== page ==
Joe Tanner (Class of 1968) JoeTanner (Class of 1968) Born January 21, 1950 in Danville, Joeattended both North Ridge Middle School and DHS. During his days atDHS, Joe participated in many activities, including track, Maroon& White, president of Pep Club, co-captain of the swim team,and senior class president. Joe placed 7th at the state swim meetin two events. After graduating in 1968, he continued his educationat the University of Illinois, where he received his bachelor's degree(1973) in mechanical engineering. He then began flying planes forthe Navy and served in active duty for six years. Joe joined the staffat NASA in 1984, moving his way up the ranks and eventually becomingDeputy Chief of Aircraft Operations at Johnson Space Center in Houston.Joseph Tanner was named to the newest team of astronauts in 1992.Two years later, on November 3-14, 1994, Joe was aboard the spaceshuttle Atlantis, performing the Atmospheric Laboratory Applicationsand Science 3 (ATLAS-3) mission. This was the first of many spacemissions for him.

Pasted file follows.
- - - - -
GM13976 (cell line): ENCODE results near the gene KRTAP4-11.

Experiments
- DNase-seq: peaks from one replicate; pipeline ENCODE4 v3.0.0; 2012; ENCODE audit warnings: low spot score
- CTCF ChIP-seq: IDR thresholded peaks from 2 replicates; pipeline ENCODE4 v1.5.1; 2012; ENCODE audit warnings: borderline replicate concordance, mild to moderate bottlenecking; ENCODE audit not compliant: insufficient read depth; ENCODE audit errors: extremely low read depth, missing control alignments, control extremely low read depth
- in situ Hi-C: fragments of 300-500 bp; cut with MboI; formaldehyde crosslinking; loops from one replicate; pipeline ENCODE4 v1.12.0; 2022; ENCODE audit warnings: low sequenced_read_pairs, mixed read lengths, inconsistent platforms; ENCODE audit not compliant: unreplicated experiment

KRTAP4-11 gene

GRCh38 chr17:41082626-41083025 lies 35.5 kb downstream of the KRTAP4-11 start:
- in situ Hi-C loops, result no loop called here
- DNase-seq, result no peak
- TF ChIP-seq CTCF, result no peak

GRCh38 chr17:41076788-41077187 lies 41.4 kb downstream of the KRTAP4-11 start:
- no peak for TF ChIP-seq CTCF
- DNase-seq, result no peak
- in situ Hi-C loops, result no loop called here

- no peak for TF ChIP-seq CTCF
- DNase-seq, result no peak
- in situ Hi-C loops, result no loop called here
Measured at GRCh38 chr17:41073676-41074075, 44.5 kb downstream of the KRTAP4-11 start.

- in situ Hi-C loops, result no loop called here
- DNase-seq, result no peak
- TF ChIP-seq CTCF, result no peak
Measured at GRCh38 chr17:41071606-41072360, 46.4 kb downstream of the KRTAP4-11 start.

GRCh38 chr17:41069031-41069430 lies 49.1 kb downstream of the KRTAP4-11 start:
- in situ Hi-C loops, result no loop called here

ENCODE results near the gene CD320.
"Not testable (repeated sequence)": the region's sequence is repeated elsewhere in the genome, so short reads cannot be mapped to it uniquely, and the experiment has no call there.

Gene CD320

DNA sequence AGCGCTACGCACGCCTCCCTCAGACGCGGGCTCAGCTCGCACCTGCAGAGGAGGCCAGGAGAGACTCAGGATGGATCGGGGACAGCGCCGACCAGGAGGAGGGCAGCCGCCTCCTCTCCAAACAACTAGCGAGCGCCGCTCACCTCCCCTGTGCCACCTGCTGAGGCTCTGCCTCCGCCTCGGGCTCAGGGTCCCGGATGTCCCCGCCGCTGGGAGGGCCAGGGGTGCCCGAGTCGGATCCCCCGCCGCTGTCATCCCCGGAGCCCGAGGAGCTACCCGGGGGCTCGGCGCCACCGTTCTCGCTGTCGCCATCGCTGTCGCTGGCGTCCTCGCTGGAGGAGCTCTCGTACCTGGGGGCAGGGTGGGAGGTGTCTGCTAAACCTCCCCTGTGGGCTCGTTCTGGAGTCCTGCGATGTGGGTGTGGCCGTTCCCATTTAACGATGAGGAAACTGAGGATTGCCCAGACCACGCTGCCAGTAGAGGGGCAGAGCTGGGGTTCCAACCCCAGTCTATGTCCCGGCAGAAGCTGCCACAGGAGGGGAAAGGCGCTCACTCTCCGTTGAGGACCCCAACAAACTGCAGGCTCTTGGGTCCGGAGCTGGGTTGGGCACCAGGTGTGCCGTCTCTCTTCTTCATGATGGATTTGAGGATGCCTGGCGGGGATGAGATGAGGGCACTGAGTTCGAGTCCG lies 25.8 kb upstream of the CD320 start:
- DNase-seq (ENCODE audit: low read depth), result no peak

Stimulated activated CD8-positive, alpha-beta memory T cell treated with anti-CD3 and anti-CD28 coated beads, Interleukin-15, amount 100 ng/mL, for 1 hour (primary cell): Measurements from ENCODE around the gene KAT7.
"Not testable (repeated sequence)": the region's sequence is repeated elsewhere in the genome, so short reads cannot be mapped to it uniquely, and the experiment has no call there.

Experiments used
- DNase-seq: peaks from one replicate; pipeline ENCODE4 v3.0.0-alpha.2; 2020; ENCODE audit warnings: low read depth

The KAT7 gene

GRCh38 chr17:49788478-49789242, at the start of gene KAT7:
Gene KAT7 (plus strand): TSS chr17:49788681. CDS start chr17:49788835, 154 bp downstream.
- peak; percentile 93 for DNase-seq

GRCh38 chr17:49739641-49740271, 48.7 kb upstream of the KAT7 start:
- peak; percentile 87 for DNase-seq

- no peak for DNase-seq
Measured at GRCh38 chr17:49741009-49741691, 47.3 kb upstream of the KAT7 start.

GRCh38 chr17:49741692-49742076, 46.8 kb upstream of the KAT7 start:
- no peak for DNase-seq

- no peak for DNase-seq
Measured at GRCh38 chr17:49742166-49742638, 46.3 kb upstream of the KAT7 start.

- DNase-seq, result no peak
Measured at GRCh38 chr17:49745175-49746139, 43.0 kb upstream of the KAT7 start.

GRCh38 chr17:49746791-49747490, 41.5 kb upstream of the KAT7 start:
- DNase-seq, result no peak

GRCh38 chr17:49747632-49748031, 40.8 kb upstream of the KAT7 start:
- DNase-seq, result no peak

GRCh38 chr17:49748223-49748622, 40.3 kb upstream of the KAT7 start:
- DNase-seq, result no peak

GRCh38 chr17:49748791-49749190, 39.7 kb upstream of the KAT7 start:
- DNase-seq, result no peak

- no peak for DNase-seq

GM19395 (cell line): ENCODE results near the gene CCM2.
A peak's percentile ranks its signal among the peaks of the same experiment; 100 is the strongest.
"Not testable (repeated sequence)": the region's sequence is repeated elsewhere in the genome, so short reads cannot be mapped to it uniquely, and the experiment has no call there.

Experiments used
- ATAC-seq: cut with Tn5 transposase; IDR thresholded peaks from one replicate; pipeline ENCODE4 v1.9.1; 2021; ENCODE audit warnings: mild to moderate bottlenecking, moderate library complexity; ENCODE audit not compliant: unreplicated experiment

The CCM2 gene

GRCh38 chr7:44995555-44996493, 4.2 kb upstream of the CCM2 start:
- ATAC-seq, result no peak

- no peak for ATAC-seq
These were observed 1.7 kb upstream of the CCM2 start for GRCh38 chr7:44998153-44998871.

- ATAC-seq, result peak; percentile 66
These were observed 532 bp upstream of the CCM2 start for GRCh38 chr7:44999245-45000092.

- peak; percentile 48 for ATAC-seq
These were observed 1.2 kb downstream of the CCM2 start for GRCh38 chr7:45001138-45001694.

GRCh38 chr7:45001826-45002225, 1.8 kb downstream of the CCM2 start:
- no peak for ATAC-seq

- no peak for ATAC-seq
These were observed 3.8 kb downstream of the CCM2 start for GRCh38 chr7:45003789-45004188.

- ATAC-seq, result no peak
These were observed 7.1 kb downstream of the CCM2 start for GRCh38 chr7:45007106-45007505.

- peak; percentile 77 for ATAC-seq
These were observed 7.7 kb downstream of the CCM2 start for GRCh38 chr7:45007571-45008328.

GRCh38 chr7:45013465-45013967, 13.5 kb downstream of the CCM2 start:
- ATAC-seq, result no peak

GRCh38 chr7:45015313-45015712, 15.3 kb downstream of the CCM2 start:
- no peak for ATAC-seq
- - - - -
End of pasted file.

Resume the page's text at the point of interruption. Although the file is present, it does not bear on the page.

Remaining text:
1991Wall of Fame Inductees
Theodore Gilliand (Class of 1921), EdwardTelling (Class of 1937), Major Kenneth Bailey (Class of 1930), Dick Van Dyke (Class of 1944), Jerry Van Dyke (Class of 1951), GeneHackman, Bobby Short (Class of 1942), LouMervis Class of 1952), Florance Walton Taylor (Class of 1916), Mary Alice Buchanan (Classof 1937), Harvey Skadden (Class of 1910), Robert Wright (Class of 1934), Dr. DavidMorrison (Class of 1958), Albert "Pete"Derrickson (Class of 1941), Dr. Marvin Edwards (Class of 1961)Backto top